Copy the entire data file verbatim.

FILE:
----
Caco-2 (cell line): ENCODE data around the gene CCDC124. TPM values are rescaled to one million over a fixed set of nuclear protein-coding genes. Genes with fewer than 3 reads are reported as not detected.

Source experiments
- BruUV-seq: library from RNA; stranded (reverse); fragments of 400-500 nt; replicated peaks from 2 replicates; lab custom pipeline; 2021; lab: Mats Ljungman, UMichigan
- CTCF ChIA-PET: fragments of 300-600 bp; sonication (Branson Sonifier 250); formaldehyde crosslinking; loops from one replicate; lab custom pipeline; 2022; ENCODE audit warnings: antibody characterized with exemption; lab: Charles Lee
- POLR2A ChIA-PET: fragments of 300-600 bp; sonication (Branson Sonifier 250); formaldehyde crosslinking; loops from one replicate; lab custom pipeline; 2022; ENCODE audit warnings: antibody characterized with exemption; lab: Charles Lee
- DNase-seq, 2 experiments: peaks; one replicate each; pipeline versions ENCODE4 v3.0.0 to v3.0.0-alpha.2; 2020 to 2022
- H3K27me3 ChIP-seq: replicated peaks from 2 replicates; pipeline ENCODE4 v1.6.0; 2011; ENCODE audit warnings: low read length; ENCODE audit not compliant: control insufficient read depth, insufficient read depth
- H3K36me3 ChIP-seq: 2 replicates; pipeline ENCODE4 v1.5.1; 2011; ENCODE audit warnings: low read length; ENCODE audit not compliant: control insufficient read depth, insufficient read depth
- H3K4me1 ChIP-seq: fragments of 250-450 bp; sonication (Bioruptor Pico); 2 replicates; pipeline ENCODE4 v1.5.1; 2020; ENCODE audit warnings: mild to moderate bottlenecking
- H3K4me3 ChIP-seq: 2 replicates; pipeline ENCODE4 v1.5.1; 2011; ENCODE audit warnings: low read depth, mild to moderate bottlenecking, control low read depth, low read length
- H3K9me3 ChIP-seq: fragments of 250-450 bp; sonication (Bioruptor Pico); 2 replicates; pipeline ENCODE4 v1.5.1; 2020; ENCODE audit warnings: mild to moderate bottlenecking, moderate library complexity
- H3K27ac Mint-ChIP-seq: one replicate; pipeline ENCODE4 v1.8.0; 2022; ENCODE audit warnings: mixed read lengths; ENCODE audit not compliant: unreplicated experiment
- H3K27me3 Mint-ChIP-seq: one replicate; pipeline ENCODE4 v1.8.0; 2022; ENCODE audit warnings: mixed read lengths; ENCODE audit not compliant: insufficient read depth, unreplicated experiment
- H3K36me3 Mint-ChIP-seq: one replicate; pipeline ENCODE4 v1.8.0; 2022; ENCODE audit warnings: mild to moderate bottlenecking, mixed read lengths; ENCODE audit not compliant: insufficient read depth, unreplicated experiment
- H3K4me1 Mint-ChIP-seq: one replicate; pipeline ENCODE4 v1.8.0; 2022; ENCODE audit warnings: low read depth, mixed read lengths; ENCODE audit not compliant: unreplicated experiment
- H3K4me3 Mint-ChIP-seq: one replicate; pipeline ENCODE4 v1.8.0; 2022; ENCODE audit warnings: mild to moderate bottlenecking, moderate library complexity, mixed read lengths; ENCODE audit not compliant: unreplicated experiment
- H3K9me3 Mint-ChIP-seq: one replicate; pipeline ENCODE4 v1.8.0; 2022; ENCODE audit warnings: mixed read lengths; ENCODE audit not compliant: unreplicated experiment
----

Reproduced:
Caco-2 (cell line): ENCODE data around the gene CCDC124. TPM values are rescaled to one million over a fixed set of nuclear protein-coding genes. Genes with fewer than 3 reads are reported as not detected.

Source experiments
- BruUV-seq: library from RNA; stranded (reverse); fragments of 400-500 nt; replicated peaks from 2 replicates; lab custom pipeline; 2021; lab: Mats Ljungman, UMichigan
- CTCF ChIA-PET: fragments of 300-600 bp; sonication (Branson Sonifier 250); formaldehyde crosslinking; loops from one replicate; lab custom pipeline; 2022; ENCODE audit warnings: antibody characterized with exemption; lab: Charles Lee
- POLR2A ChIA-PET: fragments of 300-600 bp; sonication (Branson Sonifier 250); formaldehyde crosslinking; loops from one replicate; lab custom pipeline; 2022; ENCODE audit warnings: antibody characterized with exemption; lab: Charles Lee
- DNase-seq, 2 experiments: peaks; one replicate each; pipeline versions ENCODE4 v3.0.0 to v3.0.0-alpha.2; 2020 to 2022
- H3K27me3 ChIP-seq: replicated peaks from 2 replicates; pipeline ENCODE4 v1.6.0; 2011; ENCODE audit warnings: low read length; ENCODE audit not compliant: control insufficient read depth, insufficient read depth
- H3K36me3 ChIP-seq: 2 replicates; pipeline ENCODE4 v1.5.1; 2011; ENCODE audit warnings: low read length; ENCODE audit not compliant: control insufficient read depth, insufficient read depth
- H3K4me1 ChIP-seq: fragments of 250-450 bp; sonication (Bioruptor Pico); 2 replicates; pipeline ENCODE4 v1.5.1; 2020; ENCODE audit warnings: mild to moderate bottlenecking
- H3K4me3 ChIP-seq: 2 replicates; pipeline ENCODE4 v1.5.1; 2011; ENCODE audit warnings: low read depth, mild to moderate bottlenecking, control low read depth, low read length
- H3K9me3 ChIP-seq: fragments of 250-450 bp; sonication (Bioruptor Pico); 2 replicates; pipeline ENCODE4 v1.5.1; 2020; ENCODE audit warnings: mild to moderate bottlenecking, moderate library complexity
- H3K27ac Mint-ChIP-seq: one replicate; pipeline ENCODE4 v1.8.0; 2022; ENCODE audit warnings: mixed read lengths; ENCODE audit not compliant: unreplicated experiment
- H3K27me3 Mint-ChIP-seq: one replicate; pipeline ENCODE4 v1.8.0; 2022; ENCODE audit warnings: mixed read lengths; ENCODE audit not compliant: insufficient read depth, unreplicated experiment
- H3K36me3 Mint-ChIP-seq: one replicate; pipeline ENCODE4 v1.8.0; 2022; ENCODE audit warnings: mild to moderate bottlenecking, mixed read lengths; ENCODE audit not compliant: insufficient read depth, unreplicated experiment
- H3K4me1 Mint-ChIP-seq: one replicate; pipeline ENCODE4 v1.8.0; 2022; ENCODE audit warnings: low read depth, mixed read lengths; ENCODE audit not compliant: unreplicated experiment
- H3K4me3 Mint-ChIP-seq: one replicate; pipeline ENCODE4 v1.8.0; 2022; ENCODE audit warnings: mild to moderate bottlenecking, moderate library complexity, mixed read lengths; ENCODE audit not compliant: unreplicated experiment
- H3K9me3 Mint-ChIP-seq: one replicate; pipeline ENCODE4 v1.8.0; 2022; ENCODE audit warnings: mixed read lengths; ENCODE audit not compliant: unreplicated experiment